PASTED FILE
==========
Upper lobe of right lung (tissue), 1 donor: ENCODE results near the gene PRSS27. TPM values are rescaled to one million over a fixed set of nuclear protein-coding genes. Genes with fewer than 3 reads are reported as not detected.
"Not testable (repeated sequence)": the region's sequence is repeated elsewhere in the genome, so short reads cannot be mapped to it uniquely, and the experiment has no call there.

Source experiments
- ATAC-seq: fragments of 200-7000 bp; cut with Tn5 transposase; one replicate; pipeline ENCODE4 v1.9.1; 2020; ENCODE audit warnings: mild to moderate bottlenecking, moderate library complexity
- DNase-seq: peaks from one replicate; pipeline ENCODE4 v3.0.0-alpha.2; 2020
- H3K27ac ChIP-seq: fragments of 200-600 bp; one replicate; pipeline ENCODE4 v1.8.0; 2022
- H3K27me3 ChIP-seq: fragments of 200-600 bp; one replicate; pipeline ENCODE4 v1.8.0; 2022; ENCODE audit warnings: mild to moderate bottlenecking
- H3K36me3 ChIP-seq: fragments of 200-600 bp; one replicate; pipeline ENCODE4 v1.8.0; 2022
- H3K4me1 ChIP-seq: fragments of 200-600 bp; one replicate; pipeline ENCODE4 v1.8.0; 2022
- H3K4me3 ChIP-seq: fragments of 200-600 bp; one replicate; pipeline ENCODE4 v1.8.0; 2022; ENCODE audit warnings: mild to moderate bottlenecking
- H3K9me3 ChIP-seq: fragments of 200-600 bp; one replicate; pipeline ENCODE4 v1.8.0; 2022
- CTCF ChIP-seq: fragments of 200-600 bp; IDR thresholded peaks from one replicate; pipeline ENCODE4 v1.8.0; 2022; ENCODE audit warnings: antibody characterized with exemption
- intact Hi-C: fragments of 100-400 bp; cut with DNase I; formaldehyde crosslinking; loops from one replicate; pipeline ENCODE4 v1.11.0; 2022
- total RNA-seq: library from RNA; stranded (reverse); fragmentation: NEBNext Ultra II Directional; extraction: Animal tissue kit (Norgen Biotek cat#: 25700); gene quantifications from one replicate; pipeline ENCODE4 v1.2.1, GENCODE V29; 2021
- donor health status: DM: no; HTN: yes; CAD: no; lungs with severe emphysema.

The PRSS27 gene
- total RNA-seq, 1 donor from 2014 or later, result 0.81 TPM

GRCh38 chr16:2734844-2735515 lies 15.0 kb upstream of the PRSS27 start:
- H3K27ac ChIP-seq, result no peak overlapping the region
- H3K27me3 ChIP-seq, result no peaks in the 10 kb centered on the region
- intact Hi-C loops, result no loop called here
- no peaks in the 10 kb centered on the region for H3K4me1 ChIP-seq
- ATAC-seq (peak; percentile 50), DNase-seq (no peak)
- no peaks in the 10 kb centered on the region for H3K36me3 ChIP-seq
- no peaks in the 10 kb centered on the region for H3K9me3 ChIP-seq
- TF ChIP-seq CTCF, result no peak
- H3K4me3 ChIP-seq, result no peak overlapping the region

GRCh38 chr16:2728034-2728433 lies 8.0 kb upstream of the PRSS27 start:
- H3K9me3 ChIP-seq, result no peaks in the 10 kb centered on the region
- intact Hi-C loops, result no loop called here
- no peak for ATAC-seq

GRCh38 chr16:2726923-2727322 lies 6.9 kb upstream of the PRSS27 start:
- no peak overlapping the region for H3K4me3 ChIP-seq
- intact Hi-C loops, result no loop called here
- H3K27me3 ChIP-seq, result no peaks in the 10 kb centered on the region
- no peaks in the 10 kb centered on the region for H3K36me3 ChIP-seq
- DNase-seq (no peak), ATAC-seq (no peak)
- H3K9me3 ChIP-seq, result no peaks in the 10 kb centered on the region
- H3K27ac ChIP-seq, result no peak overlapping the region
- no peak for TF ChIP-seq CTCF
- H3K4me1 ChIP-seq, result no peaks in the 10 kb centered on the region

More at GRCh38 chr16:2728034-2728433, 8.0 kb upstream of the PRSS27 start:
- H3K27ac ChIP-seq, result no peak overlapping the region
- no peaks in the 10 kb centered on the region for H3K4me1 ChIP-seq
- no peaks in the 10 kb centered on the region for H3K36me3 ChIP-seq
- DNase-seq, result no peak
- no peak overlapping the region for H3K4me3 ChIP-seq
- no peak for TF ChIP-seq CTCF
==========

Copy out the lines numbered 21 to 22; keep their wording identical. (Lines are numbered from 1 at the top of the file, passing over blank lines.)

- intact Hi-C loops, result no loop called here
- no peaks in the 10 kb centered on the region for H3K4me1 ChIP-seq